A tale of two Amoebas

Back in October 2012, I traveled to Berkeley, Calif., to see the touring production of Philip Glass’ Einstein on the Beach. I’ve been to San Francisco twice before, but this trip would be the first to Berkeley.

When it comes to record stores with international reputations, Amoeba Records is on the short list, along side Waterloo Records in Austin.

On my first trip to San Francisco in January 2010, I got all the tourist stuff out of the way so that my subsequent trips would pretty much revolve around visits to Amoeba, and the trip to Berkeley would be no different.

In fact, I would end up visiting two locations: the one on Haight St. and the original location on Telegraph Ave. in Berkeley.

I didn’t really know much about Berkeley before I arrived, save for the fact there’s a college campus in town. I also didn’t delve too deeply into the history of Amoeba Records itself. I just knew it was a must-see destination for music junkies.

So I was afforded the opportunity to compare the two Amoebas — one I’ve visited twice before, the other for the first time.

In terms of square footage, the Telegraph Ave. store is at a slight disadvantage than the Haight St. store. The San Francisco store is fairly cavernous, whereas the Berkeley store optimizes as much space as it can.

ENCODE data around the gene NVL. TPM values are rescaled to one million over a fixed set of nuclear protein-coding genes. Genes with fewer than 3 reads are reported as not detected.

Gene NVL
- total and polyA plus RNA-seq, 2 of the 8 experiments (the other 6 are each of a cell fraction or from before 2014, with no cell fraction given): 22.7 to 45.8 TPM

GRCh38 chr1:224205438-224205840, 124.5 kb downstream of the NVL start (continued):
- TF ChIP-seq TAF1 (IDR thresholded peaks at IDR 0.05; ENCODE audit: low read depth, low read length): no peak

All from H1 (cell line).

As a result, the classical section in Berkeley isn’t as expansive, and modern composers aren’t given specialized real estate as they are in the San Francisco store.

There’s also one thing that edges out the San Francisco store over the Berkeley store — a small but dedicated section to J-pop.

That’s not to say the Berkeley store is the boonies. The stock is still incredibly thorough, and surprises lurk when you dig deep.

I do have to give the Berkeley store a point for location — it’s not the Haight. I’ve gone on record many times saying the feral children of San Francisco (read: homeless people) strike more fear in me than the ones in New York City. Those crazy motherfuckers will cut you, and they’re teeming all over the neighborhood of the San Francisco Amoeba.

On Telegraph Ave., you have to contend with hippie street vendors and slow-paced sorority girls reeking of white privilege.

Still, I’m going to have to cast my vote for the San Francisco store if I were forced by threat of garage rock to pick one.

All that’s left to do is visit the location in a city I like less than San Francisco — Los Angeles.